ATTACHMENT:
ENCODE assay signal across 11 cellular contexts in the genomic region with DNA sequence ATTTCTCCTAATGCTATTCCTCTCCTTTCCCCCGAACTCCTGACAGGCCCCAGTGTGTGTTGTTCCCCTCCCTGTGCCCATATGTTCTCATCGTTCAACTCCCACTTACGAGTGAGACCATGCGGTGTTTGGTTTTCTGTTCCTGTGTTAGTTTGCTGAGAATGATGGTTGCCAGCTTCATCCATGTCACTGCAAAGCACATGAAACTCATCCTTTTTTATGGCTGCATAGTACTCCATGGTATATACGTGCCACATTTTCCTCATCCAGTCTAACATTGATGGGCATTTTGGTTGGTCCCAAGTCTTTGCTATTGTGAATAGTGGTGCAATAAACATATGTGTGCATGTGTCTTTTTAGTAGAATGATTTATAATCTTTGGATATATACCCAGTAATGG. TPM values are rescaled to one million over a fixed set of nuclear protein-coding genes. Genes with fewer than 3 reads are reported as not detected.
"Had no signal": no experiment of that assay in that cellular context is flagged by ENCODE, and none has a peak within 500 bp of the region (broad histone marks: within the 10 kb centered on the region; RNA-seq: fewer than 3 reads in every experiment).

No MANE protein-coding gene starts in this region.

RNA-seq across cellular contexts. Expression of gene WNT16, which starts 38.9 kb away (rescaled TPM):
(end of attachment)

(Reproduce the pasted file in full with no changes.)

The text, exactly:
ENCODE assay signal across 11 cellular contexts in the genomic region with DNA sequence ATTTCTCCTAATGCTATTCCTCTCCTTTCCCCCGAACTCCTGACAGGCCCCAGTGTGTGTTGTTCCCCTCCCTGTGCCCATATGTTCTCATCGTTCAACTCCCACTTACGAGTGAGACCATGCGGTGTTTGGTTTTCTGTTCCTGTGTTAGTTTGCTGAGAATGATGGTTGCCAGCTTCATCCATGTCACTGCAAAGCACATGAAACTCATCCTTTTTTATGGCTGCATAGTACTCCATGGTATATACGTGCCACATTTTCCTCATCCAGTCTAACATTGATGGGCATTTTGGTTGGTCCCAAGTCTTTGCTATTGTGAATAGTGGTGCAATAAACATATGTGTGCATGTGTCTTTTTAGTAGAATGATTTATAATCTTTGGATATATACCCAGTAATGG. TPM values are rescaled to one million over a fixed set of nuclear protein-coding genes. Genes with fewer than 3 reads are reported as not detected.
"Had no signal": no experiment of that assay in that cellular context is flagged by ENCODE, and none has a peak within 500 bp of the region (broad histone marks: within the 10 kb centered on the region; RNA-seq: fewer than 3 reads in every experiment).

No MANE protein-coding gene starts in this region.

RNA-seq across cellular contexts. Expression of gene WNT16, which starts 38.9 kb away (rescaled TPM):